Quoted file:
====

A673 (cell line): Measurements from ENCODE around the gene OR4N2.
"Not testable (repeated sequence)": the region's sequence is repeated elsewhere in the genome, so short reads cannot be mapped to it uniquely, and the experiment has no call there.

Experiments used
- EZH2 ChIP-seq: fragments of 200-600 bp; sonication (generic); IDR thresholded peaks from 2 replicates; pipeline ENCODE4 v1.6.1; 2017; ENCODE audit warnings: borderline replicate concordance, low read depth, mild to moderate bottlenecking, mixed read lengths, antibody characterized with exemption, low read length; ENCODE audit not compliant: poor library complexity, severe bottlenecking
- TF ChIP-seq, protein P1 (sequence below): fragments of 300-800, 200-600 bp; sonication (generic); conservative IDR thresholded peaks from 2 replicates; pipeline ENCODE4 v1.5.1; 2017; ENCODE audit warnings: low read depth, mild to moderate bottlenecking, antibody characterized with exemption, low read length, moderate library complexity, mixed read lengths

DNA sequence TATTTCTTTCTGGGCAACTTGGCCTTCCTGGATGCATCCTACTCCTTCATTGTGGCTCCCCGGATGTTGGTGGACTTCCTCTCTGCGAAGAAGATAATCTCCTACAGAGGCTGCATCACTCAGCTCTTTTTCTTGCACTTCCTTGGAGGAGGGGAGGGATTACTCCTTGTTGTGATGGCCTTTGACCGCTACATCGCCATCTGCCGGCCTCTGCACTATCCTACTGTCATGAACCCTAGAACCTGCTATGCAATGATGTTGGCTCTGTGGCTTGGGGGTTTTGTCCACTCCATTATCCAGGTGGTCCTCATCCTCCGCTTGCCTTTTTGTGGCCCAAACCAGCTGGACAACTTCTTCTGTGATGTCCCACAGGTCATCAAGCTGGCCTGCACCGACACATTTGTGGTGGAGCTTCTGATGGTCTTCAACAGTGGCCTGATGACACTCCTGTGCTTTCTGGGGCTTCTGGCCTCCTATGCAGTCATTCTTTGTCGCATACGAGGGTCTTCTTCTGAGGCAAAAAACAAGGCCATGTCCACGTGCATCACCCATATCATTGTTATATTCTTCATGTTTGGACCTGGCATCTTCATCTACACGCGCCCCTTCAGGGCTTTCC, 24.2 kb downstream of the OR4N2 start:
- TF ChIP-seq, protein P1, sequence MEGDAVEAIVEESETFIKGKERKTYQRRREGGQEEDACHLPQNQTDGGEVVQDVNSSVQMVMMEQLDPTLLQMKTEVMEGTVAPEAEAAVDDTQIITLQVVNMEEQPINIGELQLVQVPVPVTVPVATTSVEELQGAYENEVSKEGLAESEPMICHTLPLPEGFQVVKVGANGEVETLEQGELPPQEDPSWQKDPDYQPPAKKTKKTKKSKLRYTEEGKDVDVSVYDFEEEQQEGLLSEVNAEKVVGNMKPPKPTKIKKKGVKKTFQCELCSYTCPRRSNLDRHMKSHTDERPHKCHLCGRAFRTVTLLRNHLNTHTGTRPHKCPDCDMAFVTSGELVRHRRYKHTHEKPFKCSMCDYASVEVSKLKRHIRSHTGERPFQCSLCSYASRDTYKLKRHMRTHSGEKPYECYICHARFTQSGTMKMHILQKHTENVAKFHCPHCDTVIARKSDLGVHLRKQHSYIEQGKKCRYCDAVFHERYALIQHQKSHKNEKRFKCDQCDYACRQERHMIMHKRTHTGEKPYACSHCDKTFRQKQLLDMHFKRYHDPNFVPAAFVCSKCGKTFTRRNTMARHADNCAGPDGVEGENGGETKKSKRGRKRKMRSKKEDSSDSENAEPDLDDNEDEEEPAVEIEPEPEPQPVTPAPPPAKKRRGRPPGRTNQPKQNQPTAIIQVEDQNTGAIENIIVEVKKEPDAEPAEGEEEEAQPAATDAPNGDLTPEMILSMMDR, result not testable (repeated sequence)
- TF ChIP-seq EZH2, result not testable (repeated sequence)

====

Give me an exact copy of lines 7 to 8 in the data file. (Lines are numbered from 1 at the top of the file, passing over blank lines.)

- TF ChIP-seq, protein P1, sequence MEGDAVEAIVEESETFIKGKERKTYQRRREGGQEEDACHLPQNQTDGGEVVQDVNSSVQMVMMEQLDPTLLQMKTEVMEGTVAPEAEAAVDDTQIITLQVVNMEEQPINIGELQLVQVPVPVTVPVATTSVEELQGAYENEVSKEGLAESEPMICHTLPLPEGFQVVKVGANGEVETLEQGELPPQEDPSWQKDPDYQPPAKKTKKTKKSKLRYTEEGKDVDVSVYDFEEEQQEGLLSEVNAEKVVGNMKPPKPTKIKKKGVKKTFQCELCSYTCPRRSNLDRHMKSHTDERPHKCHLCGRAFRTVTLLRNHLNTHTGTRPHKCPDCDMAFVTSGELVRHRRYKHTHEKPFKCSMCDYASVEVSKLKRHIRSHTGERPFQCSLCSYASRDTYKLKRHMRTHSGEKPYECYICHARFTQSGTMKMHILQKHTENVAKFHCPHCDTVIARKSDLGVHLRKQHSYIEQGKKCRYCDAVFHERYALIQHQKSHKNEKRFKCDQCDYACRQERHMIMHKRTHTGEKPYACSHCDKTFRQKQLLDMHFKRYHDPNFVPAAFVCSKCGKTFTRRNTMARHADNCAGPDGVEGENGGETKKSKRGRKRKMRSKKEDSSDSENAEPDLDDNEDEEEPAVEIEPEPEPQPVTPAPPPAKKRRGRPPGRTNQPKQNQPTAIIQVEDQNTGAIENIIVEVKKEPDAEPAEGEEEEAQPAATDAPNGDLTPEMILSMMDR, result not testable (repeated sequence)
- TF ChIP-seq EZH2, result not testable (repeated sequence)